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Murray amendment to GOP budget would allow for additional investments to improve access to quality health care and specialty services

(Washington, D.C.) Today, U.S. Senator Patty Murray (D-WA), a senior member of the Senate Budget Committee, introduced an amendment to the Fiscal Year 2016 Budget Resolution that was voted on by voice and adopted unanimously. The amendment builds on the existing reserve fund to add additional support and resources to a wide range of programs and services to help veterans and servicemembers. It would open up space in the budget to allow for investments to expedite the processing of VA claims, bring down wait times for health care, support caregivers of veterans from all eras, and improve fertility treatment and care for women veterans. It would also allow for investments to improve access to transition, education, and job training and credentialing programs to veterans and servicemembers, in addition to many other services.

“There is no more solemn promise we make as a nation than our commitment to care for the men and women who serve in the United States military,” said Senator Patty Murray. “I’m going to keep pushing to provide additional support to make changes needed at VA to get veterans the care they deserve and improve programs to ease the transition into civilian life. We are moving in the right direction in fixing some of the problems our veterans face—but the work is far from over.” 

At the end of 2013, Senator Murray and Representative Paul Ryan worked with their colleagues to pass the Bipartisan Budget Act, which prevented another government shutdown, rolled back sequestration evenly across defense and non-defense discretionary spending for two years, and moved Congress away from the constant crises. The budget caps will be back in place this year unless another bipartisan deal is reached.

Overview of the amendment:

Senator Murray’s amendment would expand a deficit-neutral reserve fund for legislation that relates to the eligibility for both military retired pay and veterans’ disability compensation, and would expedite the processing of VA claims. It would also support VA’s infrastructure needs and programs to help servicemembers join the workforce after their service. Furthermore, it focuses on improving health care through the Department of Veterans Affairs by improving specialty services, including mental health care, homeless services, gender specific health care, fertility treatment, and support for caregivers.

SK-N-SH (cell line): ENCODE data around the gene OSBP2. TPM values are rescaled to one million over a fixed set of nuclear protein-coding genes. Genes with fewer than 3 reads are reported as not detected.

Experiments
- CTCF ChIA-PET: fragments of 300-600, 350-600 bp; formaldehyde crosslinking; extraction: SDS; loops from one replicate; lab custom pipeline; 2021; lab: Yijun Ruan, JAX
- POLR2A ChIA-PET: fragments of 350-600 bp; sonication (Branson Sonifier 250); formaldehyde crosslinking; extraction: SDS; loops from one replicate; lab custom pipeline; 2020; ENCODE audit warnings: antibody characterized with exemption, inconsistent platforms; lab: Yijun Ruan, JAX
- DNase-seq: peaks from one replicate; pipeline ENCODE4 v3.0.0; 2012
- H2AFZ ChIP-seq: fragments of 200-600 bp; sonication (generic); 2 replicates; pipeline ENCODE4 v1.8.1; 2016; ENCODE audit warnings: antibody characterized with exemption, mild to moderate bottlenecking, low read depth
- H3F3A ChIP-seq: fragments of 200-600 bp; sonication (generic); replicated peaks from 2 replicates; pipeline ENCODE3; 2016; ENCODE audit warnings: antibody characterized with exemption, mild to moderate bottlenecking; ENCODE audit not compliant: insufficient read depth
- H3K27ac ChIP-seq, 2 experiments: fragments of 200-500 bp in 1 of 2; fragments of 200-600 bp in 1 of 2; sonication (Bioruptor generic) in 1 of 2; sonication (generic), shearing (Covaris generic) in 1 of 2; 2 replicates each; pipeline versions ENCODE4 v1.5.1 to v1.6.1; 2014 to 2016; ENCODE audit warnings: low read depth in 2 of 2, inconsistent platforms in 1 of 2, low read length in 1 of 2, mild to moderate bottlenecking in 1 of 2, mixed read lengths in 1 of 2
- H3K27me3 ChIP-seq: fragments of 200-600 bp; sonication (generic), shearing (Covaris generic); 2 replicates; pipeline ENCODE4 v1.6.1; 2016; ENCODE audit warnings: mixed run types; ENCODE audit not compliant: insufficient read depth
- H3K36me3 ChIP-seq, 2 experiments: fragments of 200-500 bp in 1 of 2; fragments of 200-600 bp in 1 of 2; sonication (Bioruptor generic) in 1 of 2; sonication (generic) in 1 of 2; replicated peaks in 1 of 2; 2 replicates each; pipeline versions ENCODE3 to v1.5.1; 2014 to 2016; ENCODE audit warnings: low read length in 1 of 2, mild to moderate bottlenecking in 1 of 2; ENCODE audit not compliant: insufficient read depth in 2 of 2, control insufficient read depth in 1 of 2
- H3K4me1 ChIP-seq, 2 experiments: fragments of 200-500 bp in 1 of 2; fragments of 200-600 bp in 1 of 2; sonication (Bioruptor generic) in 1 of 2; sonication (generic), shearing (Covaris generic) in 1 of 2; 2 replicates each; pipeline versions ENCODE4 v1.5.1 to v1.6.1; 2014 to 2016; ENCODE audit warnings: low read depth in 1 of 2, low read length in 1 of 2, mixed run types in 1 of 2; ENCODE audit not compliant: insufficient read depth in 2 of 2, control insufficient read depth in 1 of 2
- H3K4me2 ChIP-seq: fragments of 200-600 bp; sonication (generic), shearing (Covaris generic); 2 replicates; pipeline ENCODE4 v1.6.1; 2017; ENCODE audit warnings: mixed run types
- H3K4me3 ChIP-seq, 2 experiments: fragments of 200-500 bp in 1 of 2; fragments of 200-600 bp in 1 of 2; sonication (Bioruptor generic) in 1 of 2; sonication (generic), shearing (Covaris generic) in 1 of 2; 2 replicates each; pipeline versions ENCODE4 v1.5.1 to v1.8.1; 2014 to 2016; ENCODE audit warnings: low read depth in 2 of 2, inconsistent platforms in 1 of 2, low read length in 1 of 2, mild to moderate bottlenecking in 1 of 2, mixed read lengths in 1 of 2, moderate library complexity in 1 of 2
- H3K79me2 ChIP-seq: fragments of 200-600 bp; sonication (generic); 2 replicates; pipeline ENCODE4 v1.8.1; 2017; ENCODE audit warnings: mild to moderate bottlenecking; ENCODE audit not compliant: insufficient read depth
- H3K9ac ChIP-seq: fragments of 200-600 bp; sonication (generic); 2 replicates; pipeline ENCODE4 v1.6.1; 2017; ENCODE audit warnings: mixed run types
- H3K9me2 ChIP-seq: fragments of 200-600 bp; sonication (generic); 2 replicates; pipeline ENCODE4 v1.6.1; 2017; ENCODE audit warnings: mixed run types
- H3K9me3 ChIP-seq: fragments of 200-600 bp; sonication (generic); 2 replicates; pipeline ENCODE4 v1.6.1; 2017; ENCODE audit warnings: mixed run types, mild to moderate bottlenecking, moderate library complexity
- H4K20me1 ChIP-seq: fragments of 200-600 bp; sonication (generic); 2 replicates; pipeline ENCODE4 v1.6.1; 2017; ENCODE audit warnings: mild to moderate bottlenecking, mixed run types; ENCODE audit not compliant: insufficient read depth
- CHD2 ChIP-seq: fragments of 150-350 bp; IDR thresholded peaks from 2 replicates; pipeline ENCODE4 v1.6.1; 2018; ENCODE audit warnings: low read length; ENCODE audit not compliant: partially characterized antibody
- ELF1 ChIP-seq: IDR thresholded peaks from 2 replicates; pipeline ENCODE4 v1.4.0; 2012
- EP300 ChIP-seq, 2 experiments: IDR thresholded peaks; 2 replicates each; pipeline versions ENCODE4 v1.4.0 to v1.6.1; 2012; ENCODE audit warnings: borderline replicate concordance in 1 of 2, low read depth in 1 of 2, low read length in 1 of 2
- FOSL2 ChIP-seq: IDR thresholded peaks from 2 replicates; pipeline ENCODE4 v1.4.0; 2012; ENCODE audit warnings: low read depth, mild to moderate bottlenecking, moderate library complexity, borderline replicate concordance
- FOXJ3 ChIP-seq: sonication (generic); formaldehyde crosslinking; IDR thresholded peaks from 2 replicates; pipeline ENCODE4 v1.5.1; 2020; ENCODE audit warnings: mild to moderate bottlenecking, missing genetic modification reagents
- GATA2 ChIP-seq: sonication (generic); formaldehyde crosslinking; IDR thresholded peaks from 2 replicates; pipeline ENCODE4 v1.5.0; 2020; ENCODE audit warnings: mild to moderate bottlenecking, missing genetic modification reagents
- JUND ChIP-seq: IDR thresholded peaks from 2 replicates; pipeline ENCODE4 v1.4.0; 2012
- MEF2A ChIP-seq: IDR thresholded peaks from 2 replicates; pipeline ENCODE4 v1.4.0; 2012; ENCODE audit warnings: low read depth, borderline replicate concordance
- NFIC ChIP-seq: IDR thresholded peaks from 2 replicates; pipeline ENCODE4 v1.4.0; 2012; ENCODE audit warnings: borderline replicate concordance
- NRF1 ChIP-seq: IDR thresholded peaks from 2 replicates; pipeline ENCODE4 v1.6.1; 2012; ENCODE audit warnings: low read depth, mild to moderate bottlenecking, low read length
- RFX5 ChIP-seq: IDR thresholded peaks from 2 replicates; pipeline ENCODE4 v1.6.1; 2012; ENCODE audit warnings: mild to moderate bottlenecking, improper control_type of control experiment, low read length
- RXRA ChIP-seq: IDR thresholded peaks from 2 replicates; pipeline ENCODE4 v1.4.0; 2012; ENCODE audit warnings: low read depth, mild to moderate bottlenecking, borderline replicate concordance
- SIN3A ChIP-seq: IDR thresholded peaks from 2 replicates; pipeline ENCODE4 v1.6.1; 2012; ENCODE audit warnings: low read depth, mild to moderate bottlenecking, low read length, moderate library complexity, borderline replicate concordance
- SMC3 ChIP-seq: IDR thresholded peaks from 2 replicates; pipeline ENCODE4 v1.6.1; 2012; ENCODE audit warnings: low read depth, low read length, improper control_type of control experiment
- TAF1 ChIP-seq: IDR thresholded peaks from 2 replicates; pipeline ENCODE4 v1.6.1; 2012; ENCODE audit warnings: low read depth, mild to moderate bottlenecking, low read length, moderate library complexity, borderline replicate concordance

Senator Murray’s remarks as prepared:

Chairman Enzi, Ranking Member Sanders, I offer my amendment to build on the reserve funds that the Chairman has included in the Fiscal Year 2016 budget, for additional investments in programs that support our veterans and servicemembers.

There is no more solemn promise we make as a nation than our commitment to care for the men and women who serve in the United States military. 

These men and women put life and limb on the line to protect our country, protect our freedoms, and protect our way of life.

And in return, we, as a country, make a promise to care for them, no matter what.

And supporting our nation’s heroes is one issue on which we are rarely divided.

That’s why I’m introducing an amendment to build on the existing reserve fund to add additional support and resources for critical programs that help veterans and servicemembers access health care, job-training programs, and specialty services.

This amendment would allow us to expand eligibility for the comprehensive caregiver support program to veterans of all eras. This critical program helps veterans stay in their homes with their loved ones, and out of the hospital.  That gives veterans a much better quality of life, and is also more cost effective.

The amendment would also provide support to expedite processing of VA claims and bring down the backlog, contribute to VA’s infrastructure needs, including major medical facility leases, and reduce wait times for health care – including mental health care. 

Finally, it would help VA and DoD provide fertility treatment to critically injured veterans and servicemembers so they can realize their dreams of starting families.  It is long past time for those departments to provide these types of modern medicine.

I’m going to keep pushing to provide additional support to make changes needed at VA to get veterans the care they deserve and improve programs to ease the transition into civilian life.

We are moving in the right direction in fixing some of the problems our veterans face—but the work is far from over.

So I urge my colleagues to support this amendment so we can continue our work improving care and programs to support our veterans and servicemembers.

Because I know this is a priority we should all agree on.”